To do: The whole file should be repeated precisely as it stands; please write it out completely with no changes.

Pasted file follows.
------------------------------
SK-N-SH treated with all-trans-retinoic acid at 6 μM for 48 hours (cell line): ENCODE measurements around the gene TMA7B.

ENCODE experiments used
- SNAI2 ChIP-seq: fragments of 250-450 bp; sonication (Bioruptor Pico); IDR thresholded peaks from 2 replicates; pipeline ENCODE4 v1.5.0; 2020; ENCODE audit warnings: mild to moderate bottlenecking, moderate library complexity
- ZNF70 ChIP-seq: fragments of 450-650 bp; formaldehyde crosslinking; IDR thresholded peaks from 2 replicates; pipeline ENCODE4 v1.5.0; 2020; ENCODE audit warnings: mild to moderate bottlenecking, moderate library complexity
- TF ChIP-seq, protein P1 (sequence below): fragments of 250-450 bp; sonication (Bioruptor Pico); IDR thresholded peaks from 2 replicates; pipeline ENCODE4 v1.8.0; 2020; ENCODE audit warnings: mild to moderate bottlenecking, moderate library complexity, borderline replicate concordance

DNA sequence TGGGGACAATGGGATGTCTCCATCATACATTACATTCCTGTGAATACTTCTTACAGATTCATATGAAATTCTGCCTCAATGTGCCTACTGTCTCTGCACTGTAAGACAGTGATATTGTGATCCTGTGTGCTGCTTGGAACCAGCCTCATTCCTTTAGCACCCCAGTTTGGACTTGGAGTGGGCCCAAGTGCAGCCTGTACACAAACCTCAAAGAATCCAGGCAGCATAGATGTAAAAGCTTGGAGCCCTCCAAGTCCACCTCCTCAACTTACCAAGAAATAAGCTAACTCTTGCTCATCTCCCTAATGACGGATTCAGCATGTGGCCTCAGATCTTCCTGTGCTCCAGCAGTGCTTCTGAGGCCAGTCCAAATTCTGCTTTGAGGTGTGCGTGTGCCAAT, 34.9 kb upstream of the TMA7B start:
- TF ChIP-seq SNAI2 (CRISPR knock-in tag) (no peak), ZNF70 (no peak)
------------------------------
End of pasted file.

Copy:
SK-N-SH treated with all-trans-retinoic acid at 6 μM for 48 hours (cell line): ENCODE measurements around the gene TMA7B.

ENCODE experiments used
- SNAI2 ChIP-seq: fragments of 250-450 bp; sonication (Bioruptor Pico); IDR thresholded peaks from 2 replicates; pipeline ENCODE4 v1.5.0; 2020; ENCODE audit warnings: mild to moderate bottlenecking, moderate library complexity
- ZNF70 ChIP-seq: fragments of 450-650 bp; formaldehyde crosslinking; IDR thresholded peaks from 2 replicates; pipeline ENCODE4 v1.5.0; 2020; ENCODE audit warnings: mild to moderate bottlenecking, moderate library complexity
- TF ChIP-seq, protein P1 (sequence below): fragments of 250-450 bp; sonication (Bioruptor Pico); IDR thresholded peaks from 2 replicates; pipeline ENCODE4 v1.8.0; 2020; ENCODE audit warnings: mild to moderate bottlenecking, moderate library complexity, borderline replicate concordance

DNA sequence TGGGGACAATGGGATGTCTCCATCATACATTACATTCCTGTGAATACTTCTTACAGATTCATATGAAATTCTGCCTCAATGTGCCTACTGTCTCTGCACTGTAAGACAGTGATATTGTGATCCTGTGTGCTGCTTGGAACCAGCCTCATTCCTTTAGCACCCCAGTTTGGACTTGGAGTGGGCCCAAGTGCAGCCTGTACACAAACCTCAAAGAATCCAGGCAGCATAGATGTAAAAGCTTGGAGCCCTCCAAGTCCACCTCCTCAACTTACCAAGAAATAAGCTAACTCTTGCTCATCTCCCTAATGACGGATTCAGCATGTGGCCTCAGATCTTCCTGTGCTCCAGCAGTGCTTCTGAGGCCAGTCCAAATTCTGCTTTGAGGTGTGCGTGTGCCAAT, 34.9 kb upstream of the TMA7B start:
- TF ChIP-seq SNAI2 (CRISPR knock-in tag) (no peak), ZNF70 (no peak)